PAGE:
Not long ago I had an email from a reader whose daughter has celiac disease. She does not have outward symptoms when she eats gluten which means her parents have to rely on labels, certification, and manufacturer gluten-free claims.
He was frustrated because they try to be so careful with what she eats, but blood tests are still showing that she is getting gluten.
Another reader has been gluten free for a while, but is still sick. It turns out she was not using a dedicated toaster and didn’t know if that could be the problem.
Sometimes we do our best, but find that it’s not enough. For anyone in a similar situation, I thought I would give some suggestions. I have broken this down into a three part series that I will post on Fridays for the next few weeks.
Make Sure the Food You Eat is Gluten Free
This seems obvious, but it’s not always easy to know if food is truly gluten free.
Gluten-Free Labeling: There are currently no regulations on labeling a food as gluten free. The proposed level of allowable gluten is 20 parts per million (ppm), and some manufacturers use that as a guide.
One such company is General Mills which produces products such as gluten-free Chex cereal, gluten-free Bisquick, and gluten-free Betty Crocker dessert mixes. While I appreciate their efforts to make gluten-free products, the fact is that many people, including my son, react to their products.
This situation could happen because a company’s products are less than 20 ppm, but that level is too high and still causes reactions. Or it could be that the final product is actually higher than 20 ppm. This can happen if a company is testing their products at certain points, but not doing enough testing on the final products.
The bottom line is that just because a product says it is gluten free does not mean it it won’t make you sick.
Certification: I prefer to use products that are certified by the GFCO and are tested to 10 ppm. I have much more confidence in such products, but even then you should keep in mind that a certification organization cannot ensure that everything is complied with all the time.
A Personal Experience: Recently I attended a gluten free vendor fair that my support group hosted. I came home with a lot of gluten-free samples that I thought would be perfect for my son to take to school. The companies were either strictly gluten free companies or had high levels of testing and/or certification. I was pretty confident that all the products would be safe for him to use.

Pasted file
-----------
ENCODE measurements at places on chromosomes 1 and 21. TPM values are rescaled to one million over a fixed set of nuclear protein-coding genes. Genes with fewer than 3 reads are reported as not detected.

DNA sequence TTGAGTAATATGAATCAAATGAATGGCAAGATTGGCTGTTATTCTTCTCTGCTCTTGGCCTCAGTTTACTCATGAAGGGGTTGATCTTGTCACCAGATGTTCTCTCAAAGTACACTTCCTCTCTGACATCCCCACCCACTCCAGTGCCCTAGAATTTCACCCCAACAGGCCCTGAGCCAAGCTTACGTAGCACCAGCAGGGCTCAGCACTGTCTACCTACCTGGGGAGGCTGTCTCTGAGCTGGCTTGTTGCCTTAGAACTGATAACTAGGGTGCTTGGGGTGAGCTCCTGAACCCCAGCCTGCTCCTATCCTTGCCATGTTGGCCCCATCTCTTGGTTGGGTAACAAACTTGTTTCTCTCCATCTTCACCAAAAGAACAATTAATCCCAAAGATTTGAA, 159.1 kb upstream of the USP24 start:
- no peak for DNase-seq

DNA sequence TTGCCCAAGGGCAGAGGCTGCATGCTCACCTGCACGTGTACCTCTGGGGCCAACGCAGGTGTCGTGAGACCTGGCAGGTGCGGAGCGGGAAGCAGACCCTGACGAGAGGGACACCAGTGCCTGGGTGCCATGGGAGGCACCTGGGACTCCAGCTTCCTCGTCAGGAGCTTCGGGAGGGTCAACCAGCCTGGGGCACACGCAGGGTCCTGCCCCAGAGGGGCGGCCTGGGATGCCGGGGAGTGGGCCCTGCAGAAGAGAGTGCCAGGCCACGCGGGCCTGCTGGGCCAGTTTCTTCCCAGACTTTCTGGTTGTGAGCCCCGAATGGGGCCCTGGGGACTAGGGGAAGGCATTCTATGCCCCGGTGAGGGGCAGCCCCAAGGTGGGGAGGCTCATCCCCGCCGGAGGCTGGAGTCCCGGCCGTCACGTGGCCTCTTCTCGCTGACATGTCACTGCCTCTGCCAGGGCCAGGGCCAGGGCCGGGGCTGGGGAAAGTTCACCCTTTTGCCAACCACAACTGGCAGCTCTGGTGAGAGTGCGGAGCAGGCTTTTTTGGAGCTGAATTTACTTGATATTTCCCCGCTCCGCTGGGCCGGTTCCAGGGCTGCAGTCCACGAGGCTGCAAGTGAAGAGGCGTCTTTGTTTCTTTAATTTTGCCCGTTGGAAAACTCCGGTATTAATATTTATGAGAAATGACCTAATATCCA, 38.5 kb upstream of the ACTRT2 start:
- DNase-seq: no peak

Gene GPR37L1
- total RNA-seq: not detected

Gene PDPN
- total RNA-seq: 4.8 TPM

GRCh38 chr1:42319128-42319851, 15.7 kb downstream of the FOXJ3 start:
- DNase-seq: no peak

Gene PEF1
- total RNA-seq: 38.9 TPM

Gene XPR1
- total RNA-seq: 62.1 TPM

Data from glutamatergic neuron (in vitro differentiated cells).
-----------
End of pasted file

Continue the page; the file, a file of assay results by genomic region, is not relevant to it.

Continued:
But guess what? He had a little diarrhea the first couple of days, and then a day where he had it throughout the day at school. This son is not a little boy. He is in college and can take care of himself, but I still feel terrible when something like that happens. I gave him that food.
Processed Foods: Processed foods by nature carry some risk of cross contamination. If you are having problems, you might want to consider cutting them out all together for a while and then using only products in which you have very high confidence.
In particular, I would say that from my experience the types of processed foods that carry the highest amount of risk are foods that include flour such as cereals, mixes, and baked goods.
Medications, Vitamins, and Supplements
While these items are not food, they do go through your digestive system. Double check all medications, vitamins, and other supplements. GlutenFreeDrugs.com is a good source for checking on medications. You can also call drug manufacturers or have the pharmacy do so. Some vitamin brands now include “free of” type statements. Look for ones that are labeled gluten free or contact the company.
Related post: Gluten Cross Contamination
The Gluten Free Survival Guide is a very practical and thorough eBook which I recommend to beginners. The link to the survival guide is an affiliate link which will take you to another site.